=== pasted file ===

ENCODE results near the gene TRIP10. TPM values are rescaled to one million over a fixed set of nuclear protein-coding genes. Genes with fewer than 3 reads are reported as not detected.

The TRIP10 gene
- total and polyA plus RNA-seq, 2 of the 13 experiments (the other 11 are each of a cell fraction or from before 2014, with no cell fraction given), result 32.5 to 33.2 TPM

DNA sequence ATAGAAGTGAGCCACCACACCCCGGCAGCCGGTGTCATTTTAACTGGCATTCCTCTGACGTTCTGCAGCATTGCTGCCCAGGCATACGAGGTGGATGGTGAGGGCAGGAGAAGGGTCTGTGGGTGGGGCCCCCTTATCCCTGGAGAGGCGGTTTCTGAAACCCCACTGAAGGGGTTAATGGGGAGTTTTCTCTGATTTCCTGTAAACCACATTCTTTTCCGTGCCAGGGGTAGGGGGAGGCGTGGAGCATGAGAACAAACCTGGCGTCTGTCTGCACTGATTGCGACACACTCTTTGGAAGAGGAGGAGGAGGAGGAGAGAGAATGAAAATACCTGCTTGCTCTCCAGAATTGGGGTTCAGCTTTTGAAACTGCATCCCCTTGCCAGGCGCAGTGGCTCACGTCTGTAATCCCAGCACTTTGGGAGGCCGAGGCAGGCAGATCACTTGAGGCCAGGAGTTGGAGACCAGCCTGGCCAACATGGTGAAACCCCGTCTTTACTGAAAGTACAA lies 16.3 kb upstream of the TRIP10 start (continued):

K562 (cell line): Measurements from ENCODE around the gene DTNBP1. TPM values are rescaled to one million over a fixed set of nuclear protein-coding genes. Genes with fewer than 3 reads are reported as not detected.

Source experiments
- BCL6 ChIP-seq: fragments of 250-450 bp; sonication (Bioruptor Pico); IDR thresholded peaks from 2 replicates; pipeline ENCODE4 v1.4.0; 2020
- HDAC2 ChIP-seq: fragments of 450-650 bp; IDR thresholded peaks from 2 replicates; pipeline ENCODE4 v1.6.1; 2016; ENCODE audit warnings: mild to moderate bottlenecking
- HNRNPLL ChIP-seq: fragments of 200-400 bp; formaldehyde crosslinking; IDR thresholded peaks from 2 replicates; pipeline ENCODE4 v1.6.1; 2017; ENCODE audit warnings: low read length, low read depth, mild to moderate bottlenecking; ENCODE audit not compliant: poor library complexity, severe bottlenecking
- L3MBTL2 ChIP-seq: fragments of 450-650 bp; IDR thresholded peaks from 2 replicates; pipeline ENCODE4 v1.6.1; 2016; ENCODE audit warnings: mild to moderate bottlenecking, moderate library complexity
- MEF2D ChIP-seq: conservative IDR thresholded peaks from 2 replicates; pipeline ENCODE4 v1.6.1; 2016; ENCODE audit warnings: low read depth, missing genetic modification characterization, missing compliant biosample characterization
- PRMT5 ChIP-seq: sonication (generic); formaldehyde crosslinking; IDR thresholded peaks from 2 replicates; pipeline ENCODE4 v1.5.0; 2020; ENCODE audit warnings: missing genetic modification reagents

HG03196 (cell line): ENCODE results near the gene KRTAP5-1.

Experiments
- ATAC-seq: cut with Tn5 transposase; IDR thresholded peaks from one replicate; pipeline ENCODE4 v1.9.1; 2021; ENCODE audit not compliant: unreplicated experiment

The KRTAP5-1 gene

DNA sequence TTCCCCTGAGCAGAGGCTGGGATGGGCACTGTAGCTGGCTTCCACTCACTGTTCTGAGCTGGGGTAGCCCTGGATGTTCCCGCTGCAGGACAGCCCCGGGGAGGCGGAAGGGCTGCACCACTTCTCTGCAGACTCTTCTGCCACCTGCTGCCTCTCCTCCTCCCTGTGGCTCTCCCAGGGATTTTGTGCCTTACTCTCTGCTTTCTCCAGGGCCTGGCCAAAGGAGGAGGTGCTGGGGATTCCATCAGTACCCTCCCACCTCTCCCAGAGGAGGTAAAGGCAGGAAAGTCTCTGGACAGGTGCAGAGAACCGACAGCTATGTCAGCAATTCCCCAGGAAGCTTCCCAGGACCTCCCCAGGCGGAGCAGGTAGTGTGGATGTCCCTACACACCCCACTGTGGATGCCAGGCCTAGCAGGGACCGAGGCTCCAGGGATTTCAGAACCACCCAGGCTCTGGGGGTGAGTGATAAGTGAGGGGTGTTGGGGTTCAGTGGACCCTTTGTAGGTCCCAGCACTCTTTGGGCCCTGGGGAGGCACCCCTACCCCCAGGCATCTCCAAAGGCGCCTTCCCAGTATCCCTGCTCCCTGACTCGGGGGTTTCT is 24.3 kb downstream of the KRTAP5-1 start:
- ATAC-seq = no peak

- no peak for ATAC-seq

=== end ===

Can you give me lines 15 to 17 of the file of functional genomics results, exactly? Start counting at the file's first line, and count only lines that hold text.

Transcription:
- ATAC-seq: cut with Tn5 transposase; IDR thresholded peaks from one replicate; pipeline ENCODE4 v1.9.1; 2021; ENCODE audit not compliant: unreplicated experiment

The KRTAP5-1 gene

DNA sequence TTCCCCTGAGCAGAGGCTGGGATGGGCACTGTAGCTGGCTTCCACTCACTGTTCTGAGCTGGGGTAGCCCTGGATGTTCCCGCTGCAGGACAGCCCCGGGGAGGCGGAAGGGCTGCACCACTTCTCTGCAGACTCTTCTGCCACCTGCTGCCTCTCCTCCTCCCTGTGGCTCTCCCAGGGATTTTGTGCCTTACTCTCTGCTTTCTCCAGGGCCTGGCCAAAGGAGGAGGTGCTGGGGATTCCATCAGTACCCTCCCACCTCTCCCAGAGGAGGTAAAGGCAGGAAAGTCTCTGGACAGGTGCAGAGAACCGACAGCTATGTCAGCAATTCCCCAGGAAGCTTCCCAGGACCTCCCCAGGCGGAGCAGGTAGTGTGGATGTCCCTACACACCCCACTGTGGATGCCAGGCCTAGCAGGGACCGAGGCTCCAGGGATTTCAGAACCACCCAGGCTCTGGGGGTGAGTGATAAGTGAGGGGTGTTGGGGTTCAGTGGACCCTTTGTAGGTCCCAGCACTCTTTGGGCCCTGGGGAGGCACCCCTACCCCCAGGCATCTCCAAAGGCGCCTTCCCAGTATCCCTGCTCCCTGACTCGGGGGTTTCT is 24.3 kb downstream of the KRTAP5-1 start: